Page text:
But perhaps the most interesting result is the response to the question of whether or not Bonds should be considered the legitimate home run king, given that he used PEDs to do it, or if Hank Aaron still held the record in the minds of those polled. An NBC News/Wall Street Journal poll in June 2007 revealed that while a plurality of blacks thought Bonds deserved the honor (37-34), white respondents registered as almost four-to-one against (15-59). That such a dramatic racial difference exists is striking considering that Bonds and Aaron are both black. This fits with the implications of Sniderman et al.’s findings: that race matters differently in public opinion for someone who is already unlikable than it does for someone who is universally respected. It is also possible that this discrepancy can be explained by Tesler and Sears’ model of racial priming—Bonds has been in the public eye far more than Aaron in recent years, so his race is more easily accessible than Aaron’s—but given that the survey question specifically mentioned both of them it is not necessarily safe to assume that race is significantly more salient for Bonds than for Aaron.
Finally, we have a reasonable counterfactual for what public opinion on Bonds might look like if he were not black in Roger Clemens, another all-time great whose legacy has been tainted by PEDs (and who’s had an equally tough time gaining admittance to Cooperstown). According to the survey data, race has had no impact on perceptions of Clemens. There was no significant difference between what whites and other respondents thought of Clemens’ Hall of Fame candidacy or of him personally in a February 2009 Gallup/USA Today poll that found statistically significant racial gaps for Bonds, nor did race matter in a March 2008 CBS News poll on whether or not Clemens should be eligible for the Hall of Fame. What else could cause this phenomenon for Bonds but not Clemens if not Bonds’ race?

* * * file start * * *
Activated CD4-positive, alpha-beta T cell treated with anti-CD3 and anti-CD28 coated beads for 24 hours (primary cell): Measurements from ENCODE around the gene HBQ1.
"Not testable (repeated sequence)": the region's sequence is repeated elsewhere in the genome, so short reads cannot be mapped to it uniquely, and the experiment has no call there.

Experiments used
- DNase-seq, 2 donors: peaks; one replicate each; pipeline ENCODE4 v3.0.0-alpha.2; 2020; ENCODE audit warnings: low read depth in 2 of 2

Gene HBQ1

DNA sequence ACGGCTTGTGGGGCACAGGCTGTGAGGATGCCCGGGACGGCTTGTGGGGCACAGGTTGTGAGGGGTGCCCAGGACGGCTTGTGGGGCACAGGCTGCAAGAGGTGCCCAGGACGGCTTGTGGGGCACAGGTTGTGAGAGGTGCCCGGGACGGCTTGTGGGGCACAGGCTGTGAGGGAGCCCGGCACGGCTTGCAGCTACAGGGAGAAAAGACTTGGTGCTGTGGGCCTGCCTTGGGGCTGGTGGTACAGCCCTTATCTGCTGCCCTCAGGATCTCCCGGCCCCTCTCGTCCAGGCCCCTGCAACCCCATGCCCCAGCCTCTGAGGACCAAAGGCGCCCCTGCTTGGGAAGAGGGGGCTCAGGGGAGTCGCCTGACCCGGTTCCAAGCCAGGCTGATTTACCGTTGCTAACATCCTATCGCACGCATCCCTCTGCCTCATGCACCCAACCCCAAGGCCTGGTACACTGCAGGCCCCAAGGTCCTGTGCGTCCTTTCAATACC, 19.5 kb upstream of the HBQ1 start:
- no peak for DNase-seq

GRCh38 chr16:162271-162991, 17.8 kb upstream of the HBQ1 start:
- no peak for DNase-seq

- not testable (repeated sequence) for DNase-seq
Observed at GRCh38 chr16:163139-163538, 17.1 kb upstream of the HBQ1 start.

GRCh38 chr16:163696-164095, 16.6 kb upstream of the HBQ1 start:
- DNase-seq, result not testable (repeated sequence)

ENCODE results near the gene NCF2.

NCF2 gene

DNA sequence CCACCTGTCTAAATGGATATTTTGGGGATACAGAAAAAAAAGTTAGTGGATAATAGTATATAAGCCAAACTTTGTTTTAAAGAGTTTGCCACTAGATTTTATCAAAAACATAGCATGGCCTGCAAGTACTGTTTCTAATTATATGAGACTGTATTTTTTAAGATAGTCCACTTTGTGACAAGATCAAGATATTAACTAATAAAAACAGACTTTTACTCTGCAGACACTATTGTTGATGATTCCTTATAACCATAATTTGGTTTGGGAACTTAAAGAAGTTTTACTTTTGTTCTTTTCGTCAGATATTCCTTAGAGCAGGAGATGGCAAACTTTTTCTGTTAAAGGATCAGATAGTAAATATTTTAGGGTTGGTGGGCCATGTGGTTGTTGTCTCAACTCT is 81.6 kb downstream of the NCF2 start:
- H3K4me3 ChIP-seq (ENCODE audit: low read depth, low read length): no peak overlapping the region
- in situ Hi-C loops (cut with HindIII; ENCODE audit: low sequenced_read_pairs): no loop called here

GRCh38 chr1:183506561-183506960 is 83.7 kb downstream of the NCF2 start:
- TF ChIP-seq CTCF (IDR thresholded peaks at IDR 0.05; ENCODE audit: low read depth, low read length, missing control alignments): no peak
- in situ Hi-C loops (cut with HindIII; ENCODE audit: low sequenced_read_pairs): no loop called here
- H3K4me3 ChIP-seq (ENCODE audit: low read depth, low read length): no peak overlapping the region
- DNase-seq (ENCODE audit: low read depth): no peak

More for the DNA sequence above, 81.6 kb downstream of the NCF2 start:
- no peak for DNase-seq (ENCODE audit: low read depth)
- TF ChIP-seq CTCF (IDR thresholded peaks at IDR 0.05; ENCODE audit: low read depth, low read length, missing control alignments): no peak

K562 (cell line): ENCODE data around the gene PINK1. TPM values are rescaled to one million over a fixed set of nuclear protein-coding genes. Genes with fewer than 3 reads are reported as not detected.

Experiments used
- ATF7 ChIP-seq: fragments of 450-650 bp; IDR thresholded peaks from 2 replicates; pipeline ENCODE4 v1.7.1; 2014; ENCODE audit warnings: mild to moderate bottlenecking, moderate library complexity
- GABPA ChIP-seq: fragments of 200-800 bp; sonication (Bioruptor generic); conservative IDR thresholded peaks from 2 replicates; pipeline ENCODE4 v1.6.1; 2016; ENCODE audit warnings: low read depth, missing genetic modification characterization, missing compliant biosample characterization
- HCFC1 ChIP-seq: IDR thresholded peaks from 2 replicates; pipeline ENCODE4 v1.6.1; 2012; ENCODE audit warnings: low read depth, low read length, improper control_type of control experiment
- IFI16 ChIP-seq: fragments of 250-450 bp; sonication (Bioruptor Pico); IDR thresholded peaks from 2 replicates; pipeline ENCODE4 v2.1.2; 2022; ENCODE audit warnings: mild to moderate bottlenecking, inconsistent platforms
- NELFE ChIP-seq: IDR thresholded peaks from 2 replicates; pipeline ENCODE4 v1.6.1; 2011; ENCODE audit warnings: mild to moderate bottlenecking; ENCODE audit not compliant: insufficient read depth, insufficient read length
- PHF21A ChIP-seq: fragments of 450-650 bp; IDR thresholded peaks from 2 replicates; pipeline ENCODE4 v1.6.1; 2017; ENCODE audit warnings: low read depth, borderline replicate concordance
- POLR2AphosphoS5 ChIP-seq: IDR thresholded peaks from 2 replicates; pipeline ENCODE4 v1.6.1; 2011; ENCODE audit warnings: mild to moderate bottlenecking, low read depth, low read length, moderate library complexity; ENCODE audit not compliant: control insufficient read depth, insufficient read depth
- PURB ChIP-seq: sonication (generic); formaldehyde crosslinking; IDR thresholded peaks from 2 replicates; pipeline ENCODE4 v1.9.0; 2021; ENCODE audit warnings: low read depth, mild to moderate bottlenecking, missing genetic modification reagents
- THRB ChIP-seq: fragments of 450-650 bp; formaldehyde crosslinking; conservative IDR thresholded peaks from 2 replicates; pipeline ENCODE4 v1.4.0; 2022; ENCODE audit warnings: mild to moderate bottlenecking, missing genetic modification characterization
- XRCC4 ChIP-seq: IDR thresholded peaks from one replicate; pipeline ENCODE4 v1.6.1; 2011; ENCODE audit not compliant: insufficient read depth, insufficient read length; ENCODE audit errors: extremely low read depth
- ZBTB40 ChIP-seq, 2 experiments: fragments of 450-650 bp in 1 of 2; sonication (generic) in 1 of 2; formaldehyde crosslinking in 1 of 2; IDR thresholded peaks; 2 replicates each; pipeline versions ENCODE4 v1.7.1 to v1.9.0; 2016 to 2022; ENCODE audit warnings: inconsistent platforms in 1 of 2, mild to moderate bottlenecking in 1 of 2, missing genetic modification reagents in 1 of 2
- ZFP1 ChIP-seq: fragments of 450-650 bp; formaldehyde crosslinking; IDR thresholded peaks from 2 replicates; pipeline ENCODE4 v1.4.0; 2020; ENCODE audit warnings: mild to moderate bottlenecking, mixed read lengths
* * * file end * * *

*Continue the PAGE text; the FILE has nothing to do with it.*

It should be noted that these numbers might be outdated. All the polls of interest that I could find were at least five years old, and things could have changed since then, especially as Bonds has been less in the public eye (leading to fewer opportunities to prime racial judgments) and the anger about his PED use may have started to subside (making him less unlikable for non-racial reasons). I would guess that race still influences opinions of Bonds today, though not to the extent that it did at the peak of the Bonds-related controversies.
It is impossible to precisely measure the impact of Bonds’ race on how the public perceives him, whether due to racial resentment from whites or supportive solidarity from blacks (and sympathetic fans of other races), and certainly there are reasons to dislike him on a personal level that have nothing to do with race. But as we begin to consider Bonds’ legacy, we should take caution to ensure that history’s judgments are not based on the color of his skin.
All survey data courtesy of the Roper Center Public Opinion Archives.